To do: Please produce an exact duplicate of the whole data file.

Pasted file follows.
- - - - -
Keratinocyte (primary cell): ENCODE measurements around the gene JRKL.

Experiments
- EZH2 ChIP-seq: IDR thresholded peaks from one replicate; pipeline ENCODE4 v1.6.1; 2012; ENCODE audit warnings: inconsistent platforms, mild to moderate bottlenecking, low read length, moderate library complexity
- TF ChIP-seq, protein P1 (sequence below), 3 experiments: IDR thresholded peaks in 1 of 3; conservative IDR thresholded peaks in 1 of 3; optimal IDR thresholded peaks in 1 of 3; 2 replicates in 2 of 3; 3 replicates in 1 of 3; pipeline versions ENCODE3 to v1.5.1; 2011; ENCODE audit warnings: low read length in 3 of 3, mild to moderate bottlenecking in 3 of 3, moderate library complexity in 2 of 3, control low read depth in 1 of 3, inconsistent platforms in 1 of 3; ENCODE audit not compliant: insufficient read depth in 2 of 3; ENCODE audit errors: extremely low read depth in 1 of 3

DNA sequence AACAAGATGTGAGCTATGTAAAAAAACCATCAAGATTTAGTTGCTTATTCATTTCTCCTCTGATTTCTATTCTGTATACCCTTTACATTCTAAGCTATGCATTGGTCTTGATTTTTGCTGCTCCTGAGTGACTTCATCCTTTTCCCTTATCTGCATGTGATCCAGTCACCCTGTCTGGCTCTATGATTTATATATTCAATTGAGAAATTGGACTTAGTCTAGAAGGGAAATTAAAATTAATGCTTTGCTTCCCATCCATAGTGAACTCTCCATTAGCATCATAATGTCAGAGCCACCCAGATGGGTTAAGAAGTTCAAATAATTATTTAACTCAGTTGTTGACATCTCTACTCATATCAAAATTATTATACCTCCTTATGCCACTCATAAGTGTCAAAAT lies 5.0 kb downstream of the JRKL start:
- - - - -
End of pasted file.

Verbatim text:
Keratinocyte (primary cell): ENCODE measurements around the gene JRKL.

Experiments
- EZH2 ChIP-seq: IDR thresholded peaks from one replicate; pipeline ENCODE4 v1.6.1; 2012; ENCODE audit warnings: inconsistent platforms, mild to moderate bottlenecking, low read length, moderate library complexity
- TF ChIP-seq, protein P1 (sequence below), 3 experiments: IDR thresholded peaks in 1 of 3; conservative IDR thresholded peaks in 1 of 3; optimal IDR thresholded peaks in 1 of 3; 2 replicates in 2 of 3; 3 replicates in 1 of 3; pipeline versions ENCODE3 to v1.5.1; 2011; ENCODE audit warnings: low read length in 3 of 3, mild to moderate bottlenecking in 3 of 3, moderate library complexity in 2 of 3, control low read depth in 1 of 3, inconsistent platforms in 1 of 3; ENCODE audit not compliant: insufficient read depth in 2 of 3; ENCODE audit errors: extremely low read depth in 1 of 3

DNA sequence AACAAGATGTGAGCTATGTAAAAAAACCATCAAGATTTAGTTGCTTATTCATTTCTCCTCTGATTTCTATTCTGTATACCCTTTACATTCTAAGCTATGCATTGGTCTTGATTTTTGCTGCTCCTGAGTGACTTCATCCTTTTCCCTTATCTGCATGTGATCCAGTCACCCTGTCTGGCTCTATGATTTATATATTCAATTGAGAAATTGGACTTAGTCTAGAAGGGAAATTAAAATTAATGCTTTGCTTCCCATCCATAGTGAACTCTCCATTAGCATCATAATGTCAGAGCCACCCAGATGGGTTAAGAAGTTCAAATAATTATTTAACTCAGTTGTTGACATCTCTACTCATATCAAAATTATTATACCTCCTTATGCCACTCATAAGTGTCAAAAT lies 5.0 kb downstream of the JRKL start: